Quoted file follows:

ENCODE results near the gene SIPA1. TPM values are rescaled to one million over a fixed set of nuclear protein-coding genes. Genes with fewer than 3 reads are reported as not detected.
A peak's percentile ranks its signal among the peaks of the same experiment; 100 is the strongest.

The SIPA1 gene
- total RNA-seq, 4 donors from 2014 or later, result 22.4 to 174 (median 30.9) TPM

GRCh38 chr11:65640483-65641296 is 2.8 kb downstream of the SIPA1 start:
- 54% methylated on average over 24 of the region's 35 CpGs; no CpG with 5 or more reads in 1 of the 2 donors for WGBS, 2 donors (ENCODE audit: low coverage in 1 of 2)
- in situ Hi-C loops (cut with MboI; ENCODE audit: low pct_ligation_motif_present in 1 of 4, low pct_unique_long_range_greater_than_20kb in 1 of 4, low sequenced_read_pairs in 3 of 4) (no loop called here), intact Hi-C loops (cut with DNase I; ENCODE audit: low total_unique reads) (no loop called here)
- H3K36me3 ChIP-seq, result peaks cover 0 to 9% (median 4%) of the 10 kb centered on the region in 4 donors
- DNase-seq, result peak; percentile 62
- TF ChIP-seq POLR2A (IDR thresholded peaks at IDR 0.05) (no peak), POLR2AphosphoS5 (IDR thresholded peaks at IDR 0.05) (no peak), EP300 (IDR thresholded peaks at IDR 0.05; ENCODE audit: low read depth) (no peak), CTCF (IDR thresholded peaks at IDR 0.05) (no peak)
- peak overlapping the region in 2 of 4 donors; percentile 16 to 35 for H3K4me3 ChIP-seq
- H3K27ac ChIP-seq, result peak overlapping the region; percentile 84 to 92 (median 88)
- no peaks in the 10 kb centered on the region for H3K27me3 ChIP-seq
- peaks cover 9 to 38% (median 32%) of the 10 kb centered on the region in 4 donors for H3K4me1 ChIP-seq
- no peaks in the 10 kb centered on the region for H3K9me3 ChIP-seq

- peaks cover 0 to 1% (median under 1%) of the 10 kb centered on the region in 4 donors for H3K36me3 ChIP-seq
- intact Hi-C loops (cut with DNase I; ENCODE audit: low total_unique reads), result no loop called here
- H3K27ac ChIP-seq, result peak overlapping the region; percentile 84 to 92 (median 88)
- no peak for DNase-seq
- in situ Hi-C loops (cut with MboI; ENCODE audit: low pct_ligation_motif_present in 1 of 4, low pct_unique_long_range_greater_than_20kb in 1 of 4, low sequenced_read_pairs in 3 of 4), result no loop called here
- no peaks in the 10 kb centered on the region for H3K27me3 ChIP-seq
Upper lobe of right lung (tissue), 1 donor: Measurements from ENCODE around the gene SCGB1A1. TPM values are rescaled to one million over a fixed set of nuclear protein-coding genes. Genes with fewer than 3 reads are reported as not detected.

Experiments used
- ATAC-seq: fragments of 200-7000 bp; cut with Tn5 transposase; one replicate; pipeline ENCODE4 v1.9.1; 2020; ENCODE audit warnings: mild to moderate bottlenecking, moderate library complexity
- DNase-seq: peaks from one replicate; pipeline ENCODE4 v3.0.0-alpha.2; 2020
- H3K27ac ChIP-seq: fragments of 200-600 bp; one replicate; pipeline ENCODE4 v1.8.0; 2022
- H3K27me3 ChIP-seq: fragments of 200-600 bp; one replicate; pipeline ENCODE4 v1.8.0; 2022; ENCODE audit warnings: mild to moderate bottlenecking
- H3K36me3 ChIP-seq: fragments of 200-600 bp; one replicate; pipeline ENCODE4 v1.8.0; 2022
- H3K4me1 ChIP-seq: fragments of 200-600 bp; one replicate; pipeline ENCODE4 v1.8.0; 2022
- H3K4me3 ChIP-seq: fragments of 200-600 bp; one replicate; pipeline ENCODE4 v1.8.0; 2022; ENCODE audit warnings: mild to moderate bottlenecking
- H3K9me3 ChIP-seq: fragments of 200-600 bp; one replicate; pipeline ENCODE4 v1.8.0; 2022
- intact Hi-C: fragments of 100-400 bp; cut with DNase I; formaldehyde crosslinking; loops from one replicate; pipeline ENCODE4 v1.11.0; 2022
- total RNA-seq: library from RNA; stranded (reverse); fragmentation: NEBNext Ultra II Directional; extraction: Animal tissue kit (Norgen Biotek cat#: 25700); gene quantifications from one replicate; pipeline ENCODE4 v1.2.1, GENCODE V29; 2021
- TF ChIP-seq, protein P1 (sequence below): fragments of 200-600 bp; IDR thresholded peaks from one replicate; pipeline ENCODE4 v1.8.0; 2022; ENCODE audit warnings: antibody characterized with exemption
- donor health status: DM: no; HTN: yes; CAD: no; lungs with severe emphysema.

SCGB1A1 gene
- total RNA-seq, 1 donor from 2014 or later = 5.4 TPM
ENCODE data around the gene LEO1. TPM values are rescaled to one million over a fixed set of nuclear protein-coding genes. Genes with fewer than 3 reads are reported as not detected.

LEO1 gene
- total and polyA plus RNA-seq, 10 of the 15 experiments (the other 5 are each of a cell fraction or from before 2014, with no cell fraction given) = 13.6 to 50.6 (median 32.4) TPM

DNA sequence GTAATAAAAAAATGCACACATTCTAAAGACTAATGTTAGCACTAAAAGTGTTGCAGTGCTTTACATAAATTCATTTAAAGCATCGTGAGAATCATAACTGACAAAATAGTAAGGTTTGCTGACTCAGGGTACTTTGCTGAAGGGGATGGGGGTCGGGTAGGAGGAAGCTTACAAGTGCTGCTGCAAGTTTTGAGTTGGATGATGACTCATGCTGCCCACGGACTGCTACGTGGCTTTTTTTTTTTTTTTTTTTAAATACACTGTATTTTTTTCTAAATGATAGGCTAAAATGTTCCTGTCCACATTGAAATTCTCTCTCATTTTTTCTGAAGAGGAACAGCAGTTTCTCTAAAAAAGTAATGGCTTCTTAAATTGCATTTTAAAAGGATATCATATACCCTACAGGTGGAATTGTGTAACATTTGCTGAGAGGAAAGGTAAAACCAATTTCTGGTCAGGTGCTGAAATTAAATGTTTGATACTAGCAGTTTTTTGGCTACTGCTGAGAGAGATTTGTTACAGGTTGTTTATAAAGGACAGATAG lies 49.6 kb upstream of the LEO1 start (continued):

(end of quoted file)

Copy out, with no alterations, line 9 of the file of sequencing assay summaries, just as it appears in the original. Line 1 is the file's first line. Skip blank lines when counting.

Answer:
- DNase-seq, result peak; percentile 62